The major flow of traffic along Drakeford Drive is coordinated. The following section will show that in order to give good coordination to one direction of traffic along Drakeford Drive the other direction has to be disadvantaged.
Below is an illustration of a time and distance diagram that displays the AM coordination of Drakeford Drive.
The x-axis represents distance along Drakeford Drive. The numbers along the bottom, 100, 107, 111, 56, etc, are the reference numbers of the different signalised intersections, with 100 being Erindale Drive, 111 being Athllon Drive, 64 Sulwood Drive, etc. They are plotted to scale so the distance between the intersections on the graph is proportional to the distance between the intersections on the road.
The y-axis represents time. Plotted vertically at the location of each signalised intersection is the sequence of greens and reds seen by drivers on Drakeford Drive over several cycles of the lights.
It is possible to draw a diagonal line starting at the beginning of a green at Erindale Drive with a slope that represents the speed (80km/hr) of traffic along the road. As you move up that diagonal from left to right, ie travel along Drakeford Drive from Erindale Drive to Sulwood Drive, you can see the colour of the lights as you reach each signalised intersection. The diagram represents the morning peak coordination and as such traffic heading north receives good coordination. As the traffic approaches each intersection the traffic signals are green allowing the vehicles to proceed through the intersection without stopping.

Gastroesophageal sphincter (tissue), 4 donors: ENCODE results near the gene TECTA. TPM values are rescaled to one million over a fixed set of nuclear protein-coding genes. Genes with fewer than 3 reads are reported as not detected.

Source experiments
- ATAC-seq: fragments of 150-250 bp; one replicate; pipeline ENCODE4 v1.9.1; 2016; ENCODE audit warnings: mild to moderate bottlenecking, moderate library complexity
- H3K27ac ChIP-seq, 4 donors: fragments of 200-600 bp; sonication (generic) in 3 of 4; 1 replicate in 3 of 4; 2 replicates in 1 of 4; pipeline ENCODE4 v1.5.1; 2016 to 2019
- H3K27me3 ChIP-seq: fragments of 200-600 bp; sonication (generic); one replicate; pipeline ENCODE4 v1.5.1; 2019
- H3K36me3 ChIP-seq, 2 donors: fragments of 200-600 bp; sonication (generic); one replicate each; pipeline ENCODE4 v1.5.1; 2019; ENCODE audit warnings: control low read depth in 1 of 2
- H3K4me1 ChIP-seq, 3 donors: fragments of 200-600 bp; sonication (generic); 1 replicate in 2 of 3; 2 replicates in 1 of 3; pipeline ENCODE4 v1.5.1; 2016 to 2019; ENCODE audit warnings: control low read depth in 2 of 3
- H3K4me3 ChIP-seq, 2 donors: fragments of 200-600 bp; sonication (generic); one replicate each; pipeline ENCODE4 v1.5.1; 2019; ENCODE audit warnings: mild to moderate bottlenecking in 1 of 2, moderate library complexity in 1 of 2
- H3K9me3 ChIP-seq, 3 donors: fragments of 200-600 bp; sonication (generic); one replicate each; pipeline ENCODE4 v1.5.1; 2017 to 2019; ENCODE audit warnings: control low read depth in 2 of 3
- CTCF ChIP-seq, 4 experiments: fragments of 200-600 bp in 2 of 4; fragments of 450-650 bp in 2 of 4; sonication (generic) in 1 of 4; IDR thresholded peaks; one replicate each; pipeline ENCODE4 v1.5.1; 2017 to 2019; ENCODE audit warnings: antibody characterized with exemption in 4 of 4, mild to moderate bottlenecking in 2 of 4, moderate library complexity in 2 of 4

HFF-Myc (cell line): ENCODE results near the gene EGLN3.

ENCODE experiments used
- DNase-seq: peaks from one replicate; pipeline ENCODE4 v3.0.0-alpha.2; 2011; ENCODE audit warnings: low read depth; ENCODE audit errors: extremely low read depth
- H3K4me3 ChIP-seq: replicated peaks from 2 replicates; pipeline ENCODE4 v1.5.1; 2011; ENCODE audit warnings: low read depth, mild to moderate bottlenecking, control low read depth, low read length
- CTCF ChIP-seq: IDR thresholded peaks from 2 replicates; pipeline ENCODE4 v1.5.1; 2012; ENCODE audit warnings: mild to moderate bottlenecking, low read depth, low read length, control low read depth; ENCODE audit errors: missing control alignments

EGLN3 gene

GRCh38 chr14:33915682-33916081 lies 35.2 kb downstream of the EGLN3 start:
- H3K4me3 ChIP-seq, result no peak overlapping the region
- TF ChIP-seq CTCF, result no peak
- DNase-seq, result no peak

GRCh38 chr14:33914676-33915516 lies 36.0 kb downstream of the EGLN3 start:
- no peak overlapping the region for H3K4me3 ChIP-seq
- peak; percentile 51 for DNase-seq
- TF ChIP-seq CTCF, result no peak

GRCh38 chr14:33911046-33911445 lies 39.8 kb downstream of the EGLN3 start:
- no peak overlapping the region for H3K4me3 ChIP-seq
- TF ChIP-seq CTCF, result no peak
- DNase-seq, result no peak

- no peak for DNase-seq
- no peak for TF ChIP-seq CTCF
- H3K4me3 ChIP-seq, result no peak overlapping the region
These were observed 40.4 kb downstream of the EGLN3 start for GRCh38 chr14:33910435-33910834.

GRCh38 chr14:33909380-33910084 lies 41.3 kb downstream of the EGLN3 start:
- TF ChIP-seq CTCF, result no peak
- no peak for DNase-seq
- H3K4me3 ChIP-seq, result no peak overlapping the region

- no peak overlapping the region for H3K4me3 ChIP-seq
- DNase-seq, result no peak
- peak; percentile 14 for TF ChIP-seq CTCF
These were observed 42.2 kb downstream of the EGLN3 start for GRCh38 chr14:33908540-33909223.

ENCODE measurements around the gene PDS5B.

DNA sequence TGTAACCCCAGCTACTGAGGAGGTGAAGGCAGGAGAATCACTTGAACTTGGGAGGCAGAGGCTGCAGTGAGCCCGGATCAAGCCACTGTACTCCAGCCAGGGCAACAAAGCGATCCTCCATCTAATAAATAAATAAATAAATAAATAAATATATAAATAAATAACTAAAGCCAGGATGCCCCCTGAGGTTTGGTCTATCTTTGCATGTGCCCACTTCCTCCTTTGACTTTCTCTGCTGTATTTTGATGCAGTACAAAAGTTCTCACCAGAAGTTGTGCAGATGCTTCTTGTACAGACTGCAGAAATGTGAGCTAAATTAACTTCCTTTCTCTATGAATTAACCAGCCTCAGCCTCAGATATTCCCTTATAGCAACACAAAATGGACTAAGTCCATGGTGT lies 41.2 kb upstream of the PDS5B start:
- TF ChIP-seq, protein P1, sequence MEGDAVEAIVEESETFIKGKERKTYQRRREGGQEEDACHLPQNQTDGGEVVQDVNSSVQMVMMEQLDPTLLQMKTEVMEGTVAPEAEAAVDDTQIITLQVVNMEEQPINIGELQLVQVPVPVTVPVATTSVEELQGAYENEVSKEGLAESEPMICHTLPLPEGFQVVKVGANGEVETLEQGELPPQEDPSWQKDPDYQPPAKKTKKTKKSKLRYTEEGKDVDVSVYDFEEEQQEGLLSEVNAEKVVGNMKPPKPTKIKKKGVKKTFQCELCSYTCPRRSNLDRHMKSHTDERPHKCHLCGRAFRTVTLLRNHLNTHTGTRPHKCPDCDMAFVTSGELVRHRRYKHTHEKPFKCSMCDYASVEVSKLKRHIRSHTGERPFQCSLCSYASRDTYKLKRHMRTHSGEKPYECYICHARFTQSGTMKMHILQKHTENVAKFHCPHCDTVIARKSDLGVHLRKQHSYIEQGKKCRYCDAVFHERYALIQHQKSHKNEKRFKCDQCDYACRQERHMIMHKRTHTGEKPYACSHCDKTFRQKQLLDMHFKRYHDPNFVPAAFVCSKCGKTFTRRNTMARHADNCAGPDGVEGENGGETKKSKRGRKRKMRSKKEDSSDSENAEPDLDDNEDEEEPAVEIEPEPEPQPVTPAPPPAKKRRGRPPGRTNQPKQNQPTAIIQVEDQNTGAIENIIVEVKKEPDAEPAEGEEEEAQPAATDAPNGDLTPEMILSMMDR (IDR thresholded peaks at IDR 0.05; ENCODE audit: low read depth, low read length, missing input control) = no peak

However, imagine you are travelling southbound during the morning peak. This time start your diagonal line at the beginning of a green at the Sulwood Drive lights and draw it with the same slope but from right to left. You can see that as you arrive at the first set of lights they are just about to turn red. If you are in the first vehicle in the platoon you might just get through but otherwise you will hit a red and have to stop. Move up the vertical red and then set off again on the diagonal at the start of the next green. Red again at the next set of lights, and so on. This is the sequence of lights if you are travelling in the opposite direction to the major traffic flow.
What the diagram illustrates is that it is relatively easy to provide coordination in one direction, but what happens in the other direction depends on the speed of traffic and the spacing of the intersections. The only way to improve the coordination for the southbound traffic is to spoil the coordination of the northbound traffic. With a ratio of 2:1 vehicles heading north verses south in the morning, the northbound traffic receives the better coordination.
In the afternoon peak the situation is reversed. Good coordination is provided for southbound traffic but similar problems occur for drivers travelling north.
As it can be seen from above it is the spacing of the signalised intersections (distance between the signalised intersections) and the speed limit of the road (slope of the line in the diagram above) that effects the coordination of the traffic signals. It is these physical constraints that don’t allow traffic to be coordinated perfectly in both directions.